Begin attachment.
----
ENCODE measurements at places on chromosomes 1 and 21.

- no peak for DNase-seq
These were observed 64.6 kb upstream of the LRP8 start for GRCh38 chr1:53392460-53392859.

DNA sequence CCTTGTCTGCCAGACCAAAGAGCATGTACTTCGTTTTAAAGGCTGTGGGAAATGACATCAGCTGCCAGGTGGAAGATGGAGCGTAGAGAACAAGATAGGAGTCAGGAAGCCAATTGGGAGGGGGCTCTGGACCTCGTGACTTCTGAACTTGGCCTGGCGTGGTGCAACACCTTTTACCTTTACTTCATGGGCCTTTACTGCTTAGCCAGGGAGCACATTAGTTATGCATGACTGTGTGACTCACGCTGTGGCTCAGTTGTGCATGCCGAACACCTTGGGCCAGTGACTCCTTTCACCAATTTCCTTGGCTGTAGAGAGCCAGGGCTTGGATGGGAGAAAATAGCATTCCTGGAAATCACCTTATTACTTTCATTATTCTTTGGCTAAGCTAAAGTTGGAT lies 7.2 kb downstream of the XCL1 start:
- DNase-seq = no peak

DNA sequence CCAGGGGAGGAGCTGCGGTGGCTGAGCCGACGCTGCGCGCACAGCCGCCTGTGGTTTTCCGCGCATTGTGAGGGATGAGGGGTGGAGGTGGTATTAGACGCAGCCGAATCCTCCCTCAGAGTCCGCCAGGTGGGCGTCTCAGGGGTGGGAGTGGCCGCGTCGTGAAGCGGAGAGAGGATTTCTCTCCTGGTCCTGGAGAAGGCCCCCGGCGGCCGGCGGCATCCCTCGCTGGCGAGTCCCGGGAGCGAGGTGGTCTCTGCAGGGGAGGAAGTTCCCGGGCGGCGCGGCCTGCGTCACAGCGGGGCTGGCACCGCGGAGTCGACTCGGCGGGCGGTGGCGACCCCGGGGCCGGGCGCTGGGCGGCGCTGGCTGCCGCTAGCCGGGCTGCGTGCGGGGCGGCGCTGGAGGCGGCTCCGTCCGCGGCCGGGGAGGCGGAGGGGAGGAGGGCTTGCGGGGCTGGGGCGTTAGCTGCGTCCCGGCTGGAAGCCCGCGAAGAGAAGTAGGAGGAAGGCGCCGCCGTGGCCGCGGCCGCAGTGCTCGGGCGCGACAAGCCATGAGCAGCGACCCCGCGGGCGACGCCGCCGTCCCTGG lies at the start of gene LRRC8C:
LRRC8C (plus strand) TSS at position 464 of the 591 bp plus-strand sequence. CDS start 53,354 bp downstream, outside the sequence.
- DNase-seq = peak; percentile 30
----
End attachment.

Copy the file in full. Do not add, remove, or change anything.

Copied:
ENCODE measurements at places on chromosomes 1 and 21.

- no peak for DNase-seq
These were observed 64.6 kb upstream of the LRP8 start for GRCh38 chr1:53392460-53392859.

DNA sequence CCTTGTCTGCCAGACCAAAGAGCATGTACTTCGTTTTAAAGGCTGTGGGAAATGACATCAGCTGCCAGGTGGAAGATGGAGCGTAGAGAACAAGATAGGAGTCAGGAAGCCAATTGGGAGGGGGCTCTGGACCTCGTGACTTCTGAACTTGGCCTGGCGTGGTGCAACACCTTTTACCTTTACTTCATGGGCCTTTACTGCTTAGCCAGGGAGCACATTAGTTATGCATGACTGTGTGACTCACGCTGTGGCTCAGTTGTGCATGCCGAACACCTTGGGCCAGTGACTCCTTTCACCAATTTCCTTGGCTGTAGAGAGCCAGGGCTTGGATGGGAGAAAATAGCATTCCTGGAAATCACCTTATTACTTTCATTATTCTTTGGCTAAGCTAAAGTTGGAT lies 7.2 kb downstream of the XCL1 start:
- DNase-seq = no peak

DNA sequence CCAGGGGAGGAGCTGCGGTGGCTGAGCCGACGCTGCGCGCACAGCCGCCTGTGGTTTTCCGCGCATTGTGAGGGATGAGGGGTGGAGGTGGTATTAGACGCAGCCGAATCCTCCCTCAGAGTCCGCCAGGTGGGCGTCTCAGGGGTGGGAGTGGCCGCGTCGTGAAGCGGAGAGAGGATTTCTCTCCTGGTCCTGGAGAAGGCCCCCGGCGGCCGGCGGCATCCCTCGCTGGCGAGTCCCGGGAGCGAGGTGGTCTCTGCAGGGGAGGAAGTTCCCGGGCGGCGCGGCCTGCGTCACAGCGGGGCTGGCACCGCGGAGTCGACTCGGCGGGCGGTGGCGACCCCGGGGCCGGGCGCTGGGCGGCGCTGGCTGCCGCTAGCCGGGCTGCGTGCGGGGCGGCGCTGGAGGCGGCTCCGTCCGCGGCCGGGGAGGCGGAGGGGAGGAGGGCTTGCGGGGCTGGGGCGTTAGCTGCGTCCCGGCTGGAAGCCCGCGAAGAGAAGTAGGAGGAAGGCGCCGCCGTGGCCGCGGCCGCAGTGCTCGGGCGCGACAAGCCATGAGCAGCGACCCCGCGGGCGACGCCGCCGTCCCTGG lies at the start of gene LRRC8C:
LRRC8C (plus strand) TSS at position 464 of the 591 bp plus-strand sequence. CDS start 53,354 bp downstream, outside the sequence.
- DNase-seq = peak; percentile 30